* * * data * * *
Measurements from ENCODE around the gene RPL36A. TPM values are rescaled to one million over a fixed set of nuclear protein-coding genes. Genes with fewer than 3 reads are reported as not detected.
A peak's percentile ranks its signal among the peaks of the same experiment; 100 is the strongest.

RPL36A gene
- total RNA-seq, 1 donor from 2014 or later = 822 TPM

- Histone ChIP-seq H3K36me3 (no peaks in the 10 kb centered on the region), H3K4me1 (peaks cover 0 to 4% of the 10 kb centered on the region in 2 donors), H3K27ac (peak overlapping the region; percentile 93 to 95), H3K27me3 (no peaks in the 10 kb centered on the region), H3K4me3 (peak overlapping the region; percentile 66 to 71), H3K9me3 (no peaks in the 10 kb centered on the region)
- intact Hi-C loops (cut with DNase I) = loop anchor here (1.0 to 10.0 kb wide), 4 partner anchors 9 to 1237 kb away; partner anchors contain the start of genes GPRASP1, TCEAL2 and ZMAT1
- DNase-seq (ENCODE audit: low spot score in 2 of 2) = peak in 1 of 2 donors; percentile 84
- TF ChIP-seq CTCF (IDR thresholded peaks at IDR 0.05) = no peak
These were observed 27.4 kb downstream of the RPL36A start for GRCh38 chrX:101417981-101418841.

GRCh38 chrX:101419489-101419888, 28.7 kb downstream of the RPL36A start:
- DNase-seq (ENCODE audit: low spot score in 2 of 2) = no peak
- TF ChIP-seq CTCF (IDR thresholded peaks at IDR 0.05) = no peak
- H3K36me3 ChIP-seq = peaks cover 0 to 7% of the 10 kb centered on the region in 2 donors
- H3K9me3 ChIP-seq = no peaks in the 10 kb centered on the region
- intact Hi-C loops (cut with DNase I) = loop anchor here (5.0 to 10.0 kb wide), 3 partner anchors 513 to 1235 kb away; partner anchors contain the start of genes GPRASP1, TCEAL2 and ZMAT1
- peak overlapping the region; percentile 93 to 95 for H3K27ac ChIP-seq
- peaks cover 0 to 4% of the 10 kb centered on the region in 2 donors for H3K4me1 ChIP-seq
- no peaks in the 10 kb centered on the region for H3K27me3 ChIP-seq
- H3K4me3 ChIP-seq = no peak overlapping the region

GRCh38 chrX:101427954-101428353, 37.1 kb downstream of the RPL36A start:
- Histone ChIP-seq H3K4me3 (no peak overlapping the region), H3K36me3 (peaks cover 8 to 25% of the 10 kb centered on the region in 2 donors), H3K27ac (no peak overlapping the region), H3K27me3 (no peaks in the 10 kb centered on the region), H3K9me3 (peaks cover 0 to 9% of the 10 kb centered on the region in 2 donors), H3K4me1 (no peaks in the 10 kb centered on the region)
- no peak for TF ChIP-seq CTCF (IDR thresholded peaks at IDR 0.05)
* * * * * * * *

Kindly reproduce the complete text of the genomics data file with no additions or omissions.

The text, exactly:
Measurements from ENCODE around the gene RPL36A. TPM values are rescaled to one million over a fixed set of nuclear protein-coding genes. Genes with fewer than 3 reads are reported as not detected.
A peak's percentile ranks its signal among the peaks of the same experiment; 100 is the strongest.

RPL36A gene
- total RNA-seq, 1 donor from 2014 or later = 822 TPM

- Histone ChIP-seq H3K36me3 (no peaks in the 10 kb centered on the region), H3K4me1 (peaks cover 0 to 4% of the 10 kb centered on the region in 2 donors), H3K27ac (peak overlapping the region; percentile 93 to 95), H3K27me3 (no peaks in the 10 kb centered on the region), H3K4me3 (peak overlapping the region; percentile 66 to 71), H3K9me3 (no peaks in the 10 kb centered on the region)
- intact Hi-C loops (cut with DNase I) = loop anchor here (1.0 to 10.0 kb wide), 4 partner anchors 9 to 1237 kb away; partner anchors contain the start of genes GPRASP1, TCEAL2 and ZMAT1
- DNase-seq (ENCODE audit: low spot score in 2 of 2) = peak in 1 of 2 donors; percentile 84
- TF ChIP-seq CTCF (IDR thresholded peaks at IDR 0.05) = no peak
These were observed 27.4 kb downstream of the RPL36A start for GRCh38 chrX:101417981-101418841.

GRCh38 chrX:101419489-101419888, 28.7 kb downstream of the RPL36A start:
- DNase-seq (ENCODE audit: low spot score in 2 of 2) = no peak
- TF ChIP-seq CTCF (IDR thresholded peaks at IDR 0.05) = no peak
- H3K36me3 ChIP-seq = peaks cover 0 to 7% of the 10 kb centered on the region in 2 donors
- H3K9me3 ChIP-seq = no peaks in the 10 kb centered on the region
- intact Hi-C loops (cut with DNase I) = loop anchor here (5.0 to 10.0 kb wide), 3 partner anchors 513 to 1235 kb away; partner anchors contain the start of genes GPRASP1, TCEAL2 and ZMAT1
- peak overlapping the region; percentile 93 to 95 for H3K27ac ChIP-seq
- peaks cover 0 to 4% of the 10 kb centered on the region in 2 donors for H3K4me1 ChIP-seq
- no peaks in the 10 kb centered on the region for H3K27me3 ChIP-seq
- H3K4me3 ChIP-seq = no peak overlapping the region

GRCh38 chrX:101427954-101428353, 37.1 kb downstream of the RPL36A start:
- Histone ChIP-seq H3K4me3 (no peak overlapping the region), H3K36me3 (peaks cover 8 to 25% of the 10 kb centered on the region in 2 donors), H3K27ac (no peak overlapping the region), H3K27me3 (no peaks in the 10 kb centered on the region), H3K9me3 (peaks cover 0 to 9% of the 10 kb centered on the region in 2 donors), H3K4me1 (no peaks in the 10 kb centered on the region)
- no peak for TF ChIP-seq CTCF (IDR thresholded peaks at IDR 0.05)